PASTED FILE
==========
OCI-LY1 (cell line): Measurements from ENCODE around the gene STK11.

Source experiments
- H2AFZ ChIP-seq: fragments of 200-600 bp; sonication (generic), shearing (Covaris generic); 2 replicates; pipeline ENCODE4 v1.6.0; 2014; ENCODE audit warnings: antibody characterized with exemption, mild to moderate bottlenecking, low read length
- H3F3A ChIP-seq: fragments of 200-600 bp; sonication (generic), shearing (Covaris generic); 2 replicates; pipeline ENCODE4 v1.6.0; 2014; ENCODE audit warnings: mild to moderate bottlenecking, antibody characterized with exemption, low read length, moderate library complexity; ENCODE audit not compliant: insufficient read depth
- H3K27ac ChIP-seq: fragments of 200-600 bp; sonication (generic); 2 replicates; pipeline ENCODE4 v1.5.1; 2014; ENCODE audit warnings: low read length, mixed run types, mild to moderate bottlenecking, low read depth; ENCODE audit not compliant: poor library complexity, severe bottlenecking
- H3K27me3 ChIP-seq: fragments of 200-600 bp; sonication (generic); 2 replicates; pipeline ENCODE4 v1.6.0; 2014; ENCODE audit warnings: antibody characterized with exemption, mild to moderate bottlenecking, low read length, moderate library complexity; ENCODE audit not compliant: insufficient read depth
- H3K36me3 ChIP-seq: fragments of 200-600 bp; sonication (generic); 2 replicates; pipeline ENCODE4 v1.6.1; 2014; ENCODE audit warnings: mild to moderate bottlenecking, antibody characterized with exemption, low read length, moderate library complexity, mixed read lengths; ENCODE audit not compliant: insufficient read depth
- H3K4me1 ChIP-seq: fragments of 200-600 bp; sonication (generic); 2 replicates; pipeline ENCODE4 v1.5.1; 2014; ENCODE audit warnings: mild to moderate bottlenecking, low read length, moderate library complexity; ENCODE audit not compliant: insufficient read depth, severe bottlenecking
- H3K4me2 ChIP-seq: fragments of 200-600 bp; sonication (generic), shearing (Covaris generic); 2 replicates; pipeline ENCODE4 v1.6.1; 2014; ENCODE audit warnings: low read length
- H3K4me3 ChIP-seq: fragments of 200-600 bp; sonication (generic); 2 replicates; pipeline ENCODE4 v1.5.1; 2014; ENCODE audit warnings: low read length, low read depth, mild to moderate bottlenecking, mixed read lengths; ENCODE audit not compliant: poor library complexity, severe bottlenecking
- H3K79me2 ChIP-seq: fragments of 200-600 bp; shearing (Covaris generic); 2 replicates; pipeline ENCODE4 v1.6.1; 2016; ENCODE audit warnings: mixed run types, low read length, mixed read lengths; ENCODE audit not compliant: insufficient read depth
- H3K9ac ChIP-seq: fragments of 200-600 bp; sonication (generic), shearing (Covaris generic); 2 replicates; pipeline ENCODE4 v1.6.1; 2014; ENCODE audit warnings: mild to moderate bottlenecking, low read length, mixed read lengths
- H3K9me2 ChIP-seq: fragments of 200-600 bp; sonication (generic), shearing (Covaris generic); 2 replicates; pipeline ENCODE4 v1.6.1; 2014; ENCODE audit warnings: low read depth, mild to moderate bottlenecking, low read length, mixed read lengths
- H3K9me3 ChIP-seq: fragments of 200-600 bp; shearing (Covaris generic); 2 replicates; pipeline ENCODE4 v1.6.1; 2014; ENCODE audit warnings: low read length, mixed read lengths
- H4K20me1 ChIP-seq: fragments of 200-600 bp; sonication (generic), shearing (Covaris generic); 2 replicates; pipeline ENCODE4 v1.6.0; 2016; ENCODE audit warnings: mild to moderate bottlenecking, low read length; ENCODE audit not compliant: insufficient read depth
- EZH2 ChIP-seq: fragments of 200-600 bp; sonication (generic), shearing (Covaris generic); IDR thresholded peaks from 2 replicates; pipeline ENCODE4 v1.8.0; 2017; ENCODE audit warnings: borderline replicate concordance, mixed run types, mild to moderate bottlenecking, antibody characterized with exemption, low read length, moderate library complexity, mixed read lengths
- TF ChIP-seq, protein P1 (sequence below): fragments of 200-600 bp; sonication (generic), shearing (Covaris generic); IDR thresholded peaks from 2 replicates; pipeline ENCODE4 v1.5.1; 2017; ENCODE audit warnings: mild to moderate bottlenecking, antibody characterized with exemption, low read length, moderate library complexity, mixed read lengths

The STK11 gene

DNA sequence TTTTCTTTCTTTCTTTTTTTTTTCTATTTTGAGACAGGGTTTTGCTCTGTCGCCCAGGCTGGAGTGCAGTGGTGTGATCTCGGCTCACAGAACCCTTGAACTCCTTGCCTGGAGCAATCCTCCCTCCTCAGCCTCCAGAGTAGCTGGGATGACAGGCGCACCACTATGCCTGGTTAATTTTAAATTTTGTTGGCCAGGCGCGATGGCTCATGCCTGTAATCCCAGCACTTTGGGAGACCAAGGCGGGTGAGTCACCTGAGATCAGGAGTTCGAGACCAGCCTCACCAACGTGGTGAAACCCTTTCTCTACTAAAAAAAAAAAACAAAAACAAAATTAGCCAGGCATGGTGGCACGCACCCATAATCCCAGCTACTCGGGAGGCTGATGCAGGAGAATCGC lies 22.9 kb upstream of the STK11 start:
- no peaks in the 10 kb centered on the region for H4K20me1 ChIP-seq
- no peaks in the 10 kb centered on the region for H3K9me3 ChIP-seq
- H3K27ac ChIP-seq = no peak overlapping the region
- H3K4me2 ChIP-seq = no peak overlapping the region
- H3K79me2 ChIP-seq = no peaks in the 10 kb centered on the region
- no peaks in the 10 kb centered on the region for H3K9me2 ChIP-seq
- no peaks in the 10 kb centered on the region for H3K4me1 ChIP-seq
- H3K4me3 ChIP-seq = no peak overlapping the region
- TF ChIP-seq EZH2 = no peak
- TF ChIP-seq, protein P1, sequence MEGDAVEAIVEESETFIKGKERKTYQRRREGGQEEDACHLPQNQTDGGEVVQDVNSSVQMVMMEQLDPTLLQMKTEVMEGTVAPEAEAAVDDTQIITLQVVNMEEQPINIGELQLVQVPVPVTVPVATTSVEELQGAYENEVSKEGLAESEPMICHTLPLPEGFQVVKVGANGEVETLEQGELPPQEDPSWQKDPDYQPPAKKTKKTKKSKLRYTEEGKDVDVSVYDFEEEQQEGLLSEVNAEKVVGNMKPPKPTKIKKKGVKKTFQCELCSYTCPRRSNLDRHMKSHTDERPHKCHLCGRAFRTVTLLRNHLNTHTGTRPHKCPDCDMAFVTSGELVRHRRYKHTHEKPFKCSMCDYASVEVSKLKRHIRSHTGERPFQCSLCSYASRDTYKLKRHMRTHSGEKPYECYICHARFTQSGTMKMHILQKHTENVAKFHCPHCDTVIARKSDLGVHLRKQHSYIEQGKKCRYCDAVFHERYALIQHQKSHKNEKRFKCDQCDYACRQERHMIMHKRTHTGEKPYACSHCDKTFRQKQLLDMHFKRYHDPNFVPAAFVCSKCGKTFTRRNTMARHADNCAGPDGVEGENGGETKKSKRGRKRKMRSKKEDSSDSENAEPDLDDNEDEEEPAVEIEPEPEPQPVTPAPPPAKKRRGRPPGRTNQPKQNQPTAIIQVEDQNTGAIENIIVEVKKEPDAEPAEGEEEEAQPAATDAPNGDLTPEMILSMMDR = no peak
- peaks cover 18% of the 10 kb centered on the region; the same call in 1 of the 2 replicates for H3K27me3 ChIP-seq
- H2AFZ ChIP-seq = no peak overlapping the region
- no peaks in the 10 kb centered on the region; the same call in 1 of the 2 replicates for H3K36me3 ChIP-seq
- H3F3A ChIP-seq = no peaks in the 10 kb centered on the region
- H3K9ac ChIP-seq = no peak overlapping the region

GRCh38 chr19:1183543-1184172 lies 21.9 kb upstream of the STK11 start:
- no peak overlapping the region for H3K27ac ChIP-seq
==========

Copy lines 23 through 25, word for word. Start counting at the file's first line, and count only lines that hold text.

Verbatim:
- H3K4me2 ChIP-seq = no peak overlapping the region
- H3K79me2 ChIP-seq = no peaks in the 10 kb centered on the region
- no peaks in the 10 kb centered on the region for H3K9me2 ChIP-seq